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  2. How very true that today we live with a superabundance of portraits – and how this contrasts with the human experience down the millennia! My wife and I have noticed through our family how many young people now fight shy of have their portrait taken (I mean by camera) and this seems to be because they don’t wish to see pictures of them floating far and wide through the internet, out of control, potentially becoming a source of embarrassment later. Strange times.

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    1. Interesting. Seems to me more “portraits” or snapshots are being taken all the time and one finds them all over the place. I guess most of them don’t go on internet, might just be exchanged between them- But what are all these selfies for? It can of course be nice to know what a person looks like (or sometimes what the dinner dish or dessert looks like!)

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  3. I really like how you tied together Pirandello’s One, No One and a Hundred Thousand into this post and the concept that every person gets a different version of someone. I remember during my first semester in college, at the end of the year my professor had us do an activity where each person in the classroom had to go around the room and name three positive things about one another. When it came to me, I was quite surprised at what my peers had to say about me and the impressions that I made on them. While I got remarks such as “intelligent” and “helpful”, quite a few people also said that I was “confident” and “organized” which are adjectives that I’d NEVER use to describe myself! To myself, I feel quite shy and sometimes unsure, but since then, even with my year of teaching, I’ve received many comments from students and professors who’ve remarked on my confidence and assertiveness. Though to me, my confidence feels like a façade, for others who see me, it is simply who I am. It is interesting to learn how others view you, whether that’s through words, a photo, or a drawing. I love how this post has me looking at it from all angles.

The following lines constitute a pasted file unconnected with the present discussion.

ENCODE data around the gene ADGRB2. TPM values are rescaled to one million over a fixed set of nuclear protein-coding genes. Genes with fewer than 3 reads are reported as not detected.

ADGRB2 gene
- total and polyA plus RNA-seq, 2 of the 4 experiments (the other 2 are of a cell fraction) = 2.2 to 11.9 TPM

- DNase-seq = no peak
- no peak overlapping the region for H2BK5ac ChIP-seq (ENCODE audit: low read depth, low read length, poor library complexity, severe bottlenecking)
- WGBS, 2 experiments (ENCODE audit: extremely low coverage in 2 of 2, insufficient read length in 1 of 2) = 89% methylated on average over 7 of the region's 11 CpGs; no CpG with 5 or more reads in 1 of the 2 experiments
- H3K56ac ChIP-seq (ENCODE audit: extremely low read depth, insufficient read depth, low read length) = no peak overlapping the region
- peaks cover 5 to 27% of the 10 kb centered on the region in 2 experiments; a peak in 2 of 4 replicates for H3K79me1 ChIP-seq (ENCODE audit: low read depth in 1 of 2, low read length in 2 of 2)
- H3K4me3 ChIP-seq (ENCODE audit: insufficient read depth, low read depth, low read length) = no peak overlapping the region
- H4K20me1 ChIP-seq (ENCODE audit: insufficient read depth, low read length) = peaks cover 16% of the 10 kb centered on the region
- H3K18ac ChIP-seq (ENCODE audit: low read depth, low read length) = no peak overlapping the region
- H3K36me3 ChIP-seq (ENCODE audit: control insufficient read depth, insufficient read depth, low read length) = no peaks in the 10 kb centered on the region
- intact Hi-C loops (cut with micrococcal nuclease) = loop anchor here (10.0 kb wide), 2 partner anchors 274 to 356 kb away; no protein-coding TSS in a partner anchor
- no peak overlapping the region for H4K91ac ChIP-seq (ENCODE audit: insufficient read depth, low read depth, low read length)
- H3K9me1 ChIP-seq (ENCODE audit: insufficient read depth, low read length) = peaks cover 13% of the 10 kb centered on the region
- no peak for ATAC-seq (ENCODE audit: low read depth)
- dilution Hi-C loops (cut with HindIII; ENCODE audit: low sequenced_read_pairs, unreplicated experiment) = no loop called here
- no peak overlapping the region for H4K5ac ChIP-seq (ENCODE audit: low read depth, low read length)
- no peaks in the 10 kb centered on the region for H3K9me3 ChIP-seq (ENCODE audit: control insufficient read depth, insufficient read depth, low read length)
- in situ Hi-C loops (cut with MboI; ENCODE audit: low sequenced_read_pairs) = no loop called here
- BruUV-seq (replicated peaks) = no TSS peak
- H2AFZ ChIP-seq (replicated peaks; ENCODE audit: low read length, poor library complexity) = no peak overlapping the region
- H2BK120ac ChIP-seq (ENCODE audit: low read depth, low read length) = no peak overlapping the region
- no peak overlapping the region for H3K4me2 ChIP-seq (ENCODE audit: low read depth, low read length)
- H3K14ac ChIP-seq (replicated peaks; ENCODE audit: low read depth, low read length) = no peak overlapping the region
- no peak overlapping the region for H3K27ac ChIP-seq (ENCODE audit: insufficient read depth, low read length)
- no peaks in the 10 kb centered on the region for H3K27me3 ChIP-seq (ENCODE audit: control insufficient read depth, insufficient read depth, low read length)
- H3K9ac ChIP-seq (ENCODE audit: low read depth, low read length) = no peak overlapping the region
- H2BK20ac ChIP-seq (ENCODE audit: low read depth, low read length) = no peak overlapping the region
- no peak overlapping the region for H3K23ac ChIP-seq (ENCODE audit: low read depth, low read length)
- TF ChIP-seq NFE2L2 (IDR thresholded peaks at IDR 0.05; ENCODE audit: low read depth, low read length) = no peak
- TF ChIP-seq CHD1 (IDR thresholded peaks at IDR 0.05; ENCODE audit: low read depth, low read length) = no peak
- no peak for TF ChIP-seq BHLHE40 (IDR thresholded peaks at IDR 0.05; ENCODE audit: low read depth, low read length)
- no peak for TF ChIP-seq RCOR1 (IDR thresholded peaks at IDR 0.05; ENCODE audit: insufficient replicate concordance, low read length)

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  4. I’ve really enjoyed getting up in the morning, doing my 10 minute deep breathing exercise, sitting down with a cup of coffee and listening to or reading your posts. Most recently, Portraits and Reflections on a Train. You have such an evocative way of making extraordinary the ordinary.

    I hope you had a wonderful time with Michelle and are staying cool,

    abbraccioni,

    Candace

    >